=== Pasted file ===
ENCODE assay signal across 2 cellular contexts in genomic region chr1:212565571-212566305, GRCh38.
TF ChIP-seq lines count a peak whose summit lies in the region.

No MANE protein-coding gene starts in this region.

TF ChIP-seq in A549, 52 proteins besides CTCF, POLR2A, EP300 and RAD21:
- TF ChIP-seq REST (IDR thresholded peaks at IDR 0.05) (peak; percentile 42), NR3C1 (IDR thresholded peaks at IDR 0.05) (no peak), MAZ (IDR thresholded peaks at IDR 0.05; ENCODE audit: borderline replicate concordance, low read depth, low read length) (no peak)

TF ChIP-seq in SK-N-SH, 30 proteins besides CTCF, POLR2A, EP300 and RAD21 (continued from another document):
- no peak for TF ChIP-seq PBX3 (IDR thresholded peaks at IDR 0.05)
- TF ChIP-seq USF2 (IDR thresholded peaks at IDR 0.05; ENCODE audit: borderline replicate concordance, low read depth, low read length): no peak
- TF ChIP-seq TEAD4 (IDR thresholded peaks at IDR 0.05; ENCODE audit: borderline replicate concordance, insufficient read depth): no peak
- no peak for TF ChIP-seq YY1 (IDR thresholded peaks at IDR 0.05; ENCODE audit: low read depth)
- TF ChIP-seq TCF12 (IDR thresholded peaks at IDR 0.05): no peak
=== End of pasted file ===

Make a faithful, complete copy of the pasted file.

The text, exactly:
ENCODE assay signal across 2 cellular contexts in genomic region chr1:212565571-212566305, GRCh38.
TF ChIP-seq lines count a peak whose summit lies in the region.

No MANE protein-coding gene starts in this region.

TF ChIP-seq in A549, 52 proteins besides CTCF, POLR2A, EP300 and RAD21:
- TF ChIP-seq REST (IDR thresholded peaks at IDR 0.05) (peak; percentile 42), NR3C1 (IDR thresholded peaks at IDR 0.05) (no peak), MAZ (IDR thresholded peaks at IDR 0.05; ENCODE audit: borderline replicate concordance, low read depth, low read length) (no peak)

TF ChIP-seq in SK-N-SH, 30 proteins besides CTCF, POLR2A, EP300 and RAD21 (continued from another document):
- no peak for TF ChIP-seq PBX3 (IDR thresholded peaks at IDR 0.05)
- TF ChIP-seq USF2 (IDR thresholded peaks at IDR 0.05; ENCODE audit: borderline replicate concordance, low read depth, low read length): no peak
- TF ChIP-seq TEAD4 (IDR thresholded peaks at IDR 0.05; ENCODE audit: borderline replicate concordance, insufficient read depth): no peak
- no peak for TF ChIP-seq YY1 (IDR thresholded peaks at IDR 0.05; ENCODE audit: low read depth)
- TF ChIP-seq TCF12 (IDR thresholded peaks at IDR 0.05): no peak